The most powerful woman in the world blinded her own son to uphold her beliefs
Gorgeous, brilliant, and powerful, the Empress Irene perched upon her throne and contemplated her Eastern Roman Empire. She sought to reunite it with the West through marriage with none other than Charlemagne. Luckily for the great Carolingian king, pleuritis killed him shortly before the wedding. For despite her beauty and talent, her obsession with being an iconodule, or supporter of venerating religious images, consumed her. To resolve a dispute over power and to stamp out all iconoclasm, Irene ordered that her own son have his eyes gouged out in the room that she had given birth to him. The severity of his injuries seized not only his life but the dreams of iconoclasts throughout what was now, unquestionably Irene’s empire. Without Irene, the ability to have people, such as Jesus, Mary, or the Apostles, immortalized within the art might not exist due to the rise of iconoclasm in Christianity and other faiths at that time. So, despite her act of filicide, she was canonized, and St. Irene’s feast day is August 9th.
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Podcast: P-value, the False Idol
Length: 5 min 20 seconds
Written and read by the author
What are p-values and what can and can’t we infer from them?
While no veterinarian is likely contemplating murder, filicide or other, over their view of a p-value, the view of p-value-odules endures; but we must not throw our faith behind any one thing less we follow in the footsteps of Irene. So, what are p-values and what can and can’t we infer from them?
P-values, or Probability Values, are the probability that we could receive a value as extreme or more than the study value assuming the null hypothesis is true. Basically, “What is the possibility that this result occurred from random chance?” When published as significant, the scientific convention requires a result having a 5% chance or less of having occurred randomly. Conversely, at 5 %, this also means that 1 out of 20 results did indeed occur randomly and not from cause and effect. Hence, some of the confusion with what to believe.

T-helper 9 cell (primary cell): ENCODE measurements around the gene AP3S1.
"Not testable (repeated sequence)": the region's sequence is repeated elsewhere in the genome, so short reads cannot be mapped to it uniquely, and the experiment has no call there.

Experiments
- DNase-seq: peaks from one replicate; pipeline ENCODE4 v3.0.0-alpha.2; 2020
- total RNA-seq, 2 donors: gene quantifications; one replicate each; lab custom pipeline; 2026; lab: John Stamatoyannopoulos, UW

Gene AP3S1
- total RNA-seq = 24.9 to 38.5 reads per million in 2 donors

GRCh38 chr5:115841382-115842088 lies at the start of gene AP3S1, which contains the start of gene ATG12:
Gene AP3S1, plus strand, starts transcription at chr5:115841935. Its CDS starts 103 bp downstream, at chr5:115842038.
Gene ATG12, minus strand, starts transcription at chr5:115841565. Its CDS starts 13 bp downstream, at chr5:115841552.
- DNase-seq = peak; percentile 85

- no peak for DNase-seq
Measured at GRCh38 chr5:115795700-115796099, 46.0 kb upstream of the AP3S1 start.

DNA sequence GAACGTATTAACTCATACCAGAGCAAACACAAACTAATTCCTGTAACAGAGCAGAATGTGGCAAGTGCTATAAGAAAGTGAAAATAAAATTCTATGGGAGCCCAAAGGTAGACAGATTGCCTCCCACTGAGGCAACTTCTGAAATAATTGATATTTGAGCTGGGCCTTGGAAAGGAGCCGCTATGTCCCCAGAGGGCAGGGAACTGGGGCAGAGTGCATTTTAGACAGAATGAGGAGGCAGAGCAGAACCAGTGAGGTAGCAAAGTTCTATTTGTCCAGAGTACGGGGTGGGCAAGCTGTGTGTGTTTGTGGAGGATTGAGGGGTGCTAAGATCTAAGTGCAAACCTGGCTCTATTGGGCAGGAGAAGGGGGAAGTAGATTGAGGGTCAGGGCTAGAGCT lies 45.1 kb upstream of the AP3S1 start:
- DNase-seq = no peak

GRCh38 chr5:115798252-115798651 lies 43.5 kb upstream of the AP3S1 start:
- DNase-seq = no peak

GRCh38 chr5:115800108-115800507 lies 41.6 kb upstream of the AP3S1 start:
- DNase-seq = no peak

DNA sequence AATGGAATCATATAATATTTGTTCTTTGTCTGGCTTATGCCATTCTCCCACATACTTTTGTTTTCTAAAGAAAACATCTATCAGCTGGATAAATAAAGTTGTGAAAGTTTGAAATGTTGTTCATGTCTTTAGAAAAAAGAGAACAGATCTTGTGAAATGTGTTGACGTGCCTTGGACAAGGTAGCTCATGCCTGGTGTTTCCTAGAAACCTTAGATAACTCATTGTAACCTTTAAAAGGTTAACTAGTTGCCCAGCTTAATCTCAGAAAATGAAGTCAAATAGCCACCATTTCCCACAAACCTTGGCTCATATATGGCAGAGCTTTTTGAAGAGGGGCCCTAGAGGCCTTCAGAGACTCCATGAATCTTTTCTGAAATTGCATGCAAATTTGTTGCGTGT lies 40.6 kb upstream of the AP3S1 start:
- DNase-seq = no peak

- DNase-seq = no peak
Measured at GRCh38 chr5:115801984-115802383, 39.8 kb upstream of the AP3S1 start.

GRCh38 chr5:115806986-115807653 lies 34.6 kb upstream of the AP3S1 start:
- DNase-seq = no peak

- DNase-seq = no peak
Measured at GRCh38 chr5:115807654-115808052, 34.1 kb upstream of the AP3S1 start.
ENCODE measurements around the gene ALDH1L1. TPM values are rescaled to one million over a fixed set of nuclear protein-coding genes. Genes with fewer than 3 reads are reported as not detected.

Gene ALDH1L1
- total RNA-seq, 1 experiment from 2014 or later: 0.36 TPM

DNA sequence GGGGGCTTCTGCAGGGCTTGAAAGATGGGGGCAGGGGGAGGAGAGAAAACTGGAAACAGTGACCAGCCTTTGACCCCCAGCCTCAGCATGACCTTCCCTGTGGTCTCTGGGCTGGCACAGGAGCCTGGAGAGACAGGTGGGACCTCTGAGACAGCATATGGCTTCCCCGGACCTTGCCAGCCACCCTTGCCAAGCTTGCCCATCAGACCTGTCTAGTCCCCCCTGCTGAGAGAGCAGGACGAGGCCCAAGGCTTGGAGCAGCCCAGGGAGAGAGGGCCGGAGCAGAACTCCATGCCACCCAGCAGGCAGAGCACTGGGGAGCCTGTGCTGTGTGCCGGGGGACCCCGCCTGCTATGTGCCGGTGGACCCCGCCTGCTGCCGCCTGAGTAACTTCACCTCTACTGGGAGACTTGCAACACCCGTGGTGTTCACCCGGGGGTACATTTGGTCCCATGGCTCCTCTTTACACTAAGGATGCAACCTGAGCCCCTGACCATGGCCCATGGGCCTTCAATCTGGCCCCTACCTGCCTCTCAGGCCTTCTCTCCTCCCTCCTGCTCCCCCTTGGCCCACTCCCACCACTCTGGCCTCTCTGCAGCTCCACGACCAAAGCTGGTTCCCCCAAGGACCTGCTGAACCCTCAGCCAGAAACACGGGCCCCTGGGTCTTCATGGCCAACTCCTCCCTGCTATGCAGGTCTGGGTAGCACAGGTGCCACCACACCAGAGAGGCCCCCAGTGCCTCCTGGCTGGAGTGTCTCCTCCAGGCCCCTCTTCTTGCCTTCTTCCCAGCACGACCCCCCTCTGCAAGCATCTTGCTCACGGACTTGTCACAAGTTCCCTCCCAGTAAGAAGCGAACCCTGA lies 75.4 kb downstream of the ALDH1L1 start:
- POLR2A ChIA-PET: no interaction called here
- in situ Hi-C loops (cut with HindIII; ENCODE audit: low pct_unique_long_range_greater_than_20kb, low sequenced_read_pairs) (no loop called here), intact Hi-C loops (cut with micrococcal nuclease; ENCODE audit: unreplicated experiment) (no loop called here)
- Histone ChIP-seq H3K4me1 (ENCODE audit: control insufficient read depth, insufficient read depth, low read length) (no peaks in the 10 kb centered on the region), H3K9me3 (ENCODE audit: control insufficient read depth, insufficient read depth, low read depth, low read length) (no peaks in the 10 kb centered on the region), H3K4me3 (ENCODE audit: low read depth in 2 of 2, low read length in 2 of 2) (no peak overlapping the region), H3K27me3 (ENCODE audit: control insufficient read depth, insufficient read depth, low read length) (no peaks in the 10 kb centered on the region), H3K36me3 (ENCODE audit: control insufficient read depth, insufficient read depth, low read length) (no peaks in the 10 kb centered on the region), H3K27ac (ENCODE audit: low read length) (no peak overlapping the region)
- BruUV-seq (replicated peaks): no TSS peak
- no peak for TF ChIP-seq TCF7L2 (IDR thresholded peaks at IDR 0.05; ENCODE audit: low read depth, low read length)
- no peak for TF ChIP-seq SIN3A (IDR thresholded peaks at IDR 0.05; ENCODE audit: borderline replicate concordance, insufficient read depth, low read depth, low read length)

Beware of HARKing!
To make matters worse, with the advent of publication bias, Hypothesizing After Results are Known or HARKing, increases the amount of false results and conclusions far beyond 5%. So, how exactly does that work? Well, imagining that you desire publication, if you only evaluate one result then you risk lack of publication if either you are wrong or fail statistical significance. Instead, along with the main result, you run many variations off the theme and document a long list of variables. After the study, you run your statistics and generate new hypotheses based from anything with a low enough p-value.
See the problem? We have turned the statistics upside down on its head. If you theorize that A leads to B, then p-values tell you the likelihood of random chance. Instead, you collect various data, look for low p-values, and generate hypotheses – forgetting that, by your own definition, one of twenty values are purely random. For every twenty results, you will likely find “significance.”
“Facts are stubborn things, but statistics are pliable.”
Thus, the p-value can act as a false idol; you draw what you hope to see. You believe that kissing aardvarks reduces your risk of influenza, then run the data enough ways and you can “discover” it. Like Mark Twain said, “Facts are stubborn things, but statistics are pliable.”
“A finger pointing at the moon is not the moon.”
So how do we protect ourselves? When looking at a p-value, what does it refer to? That aardvark kissing reduces flu or that the subjects had an altered cytokine response? Those are two very different things. Also, how many results? Could HARKing have raised its ugly head? HARKing works to conceal itself so can be hard to identify. Ultimately, listen to the Buddhist saying by Thich Nhat Hanh, “A finger pointing at the moon is not the moon.” P-values point us in a direction, but it is ultimately us that determines what that direction truly may be.
References and Further Reading
- Brownworth, L. (2010). Lost to the West: the forgotten Byzantine Empire that rescued Western civilization. New York: Crown .